MISSION — Underneath a blue tent providing shade from the sunny weather outside the Mission Event Center, Mayor Armando O’Caña stood waving at vehicles slowly driving by.
Some vehicles were decorated with small balloons and American flags, others had posters designed by students from the city’s school district — everything in the patriotic colors of red, white and blue.
Flowing high in the air: a massive American flag.
“Thank you,” someone in their car driving by shouted at the mayor.
“Thank you for your service,” O’Caña cheerfully responded back.
The community came together on Saturday morning for the city of Mission’s Veterans Appreciation BBQ, an event honoring and celebrating veterans.
It was not by design but perhaps a fitting coincidence that on the same day, Joe Biden and Kamala Harris were elected to the White House — culminating a long wait for election results in one of America’s most recognizable democratic institutions, one which veterans say they fight to protect.
First responders were also present with lights and sirens, some from fire trucks, as the vehicles drove through “Honor Lane” to receive their plate of barbecue.
Prior to the distribution of the plates, the event began with a ribbon cutting ceremony. O’Caña was joined by fellow city officials and the events’ guest, Mission native Ruben Alonzo, a retired lieutenant colonel who served for more than 25 years and who led the ribbon cutting ceremony.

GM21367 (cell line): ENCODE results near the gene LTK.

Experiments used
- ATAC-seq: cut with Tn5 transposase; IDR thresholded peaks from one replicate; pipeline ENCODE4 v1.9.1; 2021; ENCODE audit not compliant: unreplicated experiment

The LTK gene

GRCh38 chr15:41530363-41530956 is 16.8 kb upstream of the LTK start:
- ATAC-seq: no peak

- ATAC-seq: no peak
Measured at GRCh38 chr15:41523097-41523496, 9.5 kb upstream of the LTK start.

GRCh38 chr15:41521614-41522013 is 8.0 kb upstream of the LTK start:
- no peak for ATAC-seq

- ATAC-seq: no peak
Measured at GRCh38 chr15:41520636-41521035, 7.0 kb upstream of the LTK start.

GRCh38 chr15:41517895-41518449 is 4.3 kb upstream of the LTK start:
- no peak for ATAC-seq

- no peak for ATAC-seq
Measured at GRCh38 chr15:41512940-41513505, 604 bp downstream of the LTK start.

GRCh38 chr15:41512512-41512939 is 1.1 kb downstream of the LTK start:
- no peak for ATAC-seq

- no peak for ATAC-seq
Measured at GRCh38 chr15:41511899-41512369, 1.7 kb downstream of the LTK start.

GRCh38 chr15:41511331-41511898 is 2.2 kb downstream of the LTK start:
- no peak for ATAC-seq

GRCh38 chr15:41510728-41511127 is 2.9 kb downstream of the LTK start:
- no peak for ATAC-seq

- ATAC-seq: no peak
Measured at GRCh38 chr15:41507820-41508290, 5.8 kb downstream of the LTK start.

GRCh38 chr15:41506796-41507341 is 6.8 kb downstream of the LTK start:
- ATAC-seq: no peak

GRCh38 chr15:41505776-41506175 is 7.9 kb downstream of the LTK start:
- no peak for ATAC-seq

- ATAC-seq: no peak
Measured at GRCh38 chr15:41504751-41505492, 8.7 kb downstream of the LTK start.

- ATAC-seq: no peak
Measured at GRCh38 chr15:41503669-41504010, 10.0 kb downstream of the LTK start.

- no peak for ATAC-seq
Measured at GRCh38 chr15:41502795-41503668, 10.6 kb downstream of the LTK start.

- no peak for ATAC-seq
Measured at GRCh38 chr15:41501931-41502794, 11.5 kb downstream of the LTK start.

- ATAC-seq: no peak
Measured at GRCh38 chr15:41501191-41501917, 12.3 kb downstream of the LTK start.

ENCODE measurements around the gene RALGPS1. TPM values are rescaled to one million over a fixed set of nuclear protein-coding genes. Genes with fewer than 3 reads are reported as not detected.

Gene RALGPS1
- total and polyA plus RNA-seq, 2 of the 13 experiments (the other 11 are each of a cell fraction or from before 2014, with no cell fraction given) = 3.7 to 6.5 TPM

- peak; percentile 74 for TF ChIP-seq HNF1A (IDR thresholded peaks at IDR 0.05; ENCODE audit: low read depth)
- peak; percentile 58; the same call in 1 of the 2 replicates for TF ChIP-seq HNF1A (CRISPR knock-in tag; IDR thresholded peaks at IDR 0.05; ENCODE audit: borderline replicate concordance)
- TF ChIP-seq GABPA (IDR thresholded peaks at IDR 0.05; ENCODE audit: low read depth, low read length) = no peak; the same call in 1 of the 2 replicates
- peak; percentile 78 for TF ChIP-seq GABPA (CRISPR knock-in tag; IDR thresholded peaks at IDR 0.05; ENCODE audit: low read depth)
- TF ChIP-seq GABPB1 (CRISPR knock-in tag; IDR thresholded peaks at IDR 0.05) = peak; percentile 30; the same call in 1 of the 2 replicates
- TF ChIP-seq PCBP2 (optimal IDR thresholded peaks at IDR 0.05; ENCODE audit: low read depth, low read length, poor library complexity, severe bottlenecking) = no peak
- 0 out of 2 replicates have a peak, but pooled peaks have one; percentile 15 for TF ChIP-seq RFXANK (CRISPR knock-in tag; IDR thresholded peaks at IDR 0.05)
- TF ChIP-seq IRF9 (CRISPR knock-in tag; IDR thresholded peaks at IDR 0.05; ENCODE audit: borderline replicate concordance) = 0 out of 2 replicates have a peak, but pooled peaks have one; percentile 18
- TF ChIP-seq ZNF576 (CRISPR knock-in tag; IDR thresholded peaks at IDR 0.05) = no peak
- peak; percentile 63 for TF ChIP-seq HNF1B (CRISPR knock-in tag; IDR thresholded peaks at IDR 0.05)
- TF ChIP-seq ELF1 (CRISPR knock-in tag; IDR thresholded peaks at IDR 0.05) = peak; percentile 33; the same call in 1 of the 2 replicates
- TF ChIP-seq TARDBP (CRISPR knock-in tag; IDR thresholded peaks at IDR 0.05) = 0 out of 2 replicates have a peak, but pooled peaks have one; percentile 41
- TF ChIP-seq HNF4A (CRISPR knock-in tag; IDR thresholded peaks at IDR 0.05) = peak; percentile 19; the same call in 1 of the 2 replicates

“On behalf of the citizens of Mission,” O’Caña said during the ceremony. “This is a small token of honor on your behalf for your service and your dedication to America.”
Last year, the city’s event was a parade, but due to the COVID-19 pandemic, O’Caña explained they adapted to continue the celebration in the safest way possible: via curbside.
“That’s what we try to do so we could highlight our people,” O’Caña said. “We tell the whole world the United States is also protected by citizens of Mission and that’s why we’re giving them the honor and respect that they need.”
Although they expected to distribute 1,000 plates, city officials said nearly 30 minutes into the food distribution, 500 plates were already given away.
Additionally, near the pick-up spot, very few tables were spread out for veterans who wished to eat at the event.
At one of these tables, Navy veteran Frank Garcia sat with two other veterans. He was already finished with his food, which he mentioned was delicious: a plate of chicken with rice and beans.
“It’s very nice,” Garcia said when asked how it felt to see the community’s response. “Just seeing how many vehicles actually showed up.”
This isn’t Garcia’s first event, either. He’s been involved with various events for veterans in Mission and Edinburg. However, he was impressed with how dedicated and coordinated everyone involved were.
“It’s one of those things, us as veterans, can’t take for granted,” Garcia said. “We know that they’re genuinely doing this from the bottom of their heart.”
— The Monitor (@monitornews) November 7, 2020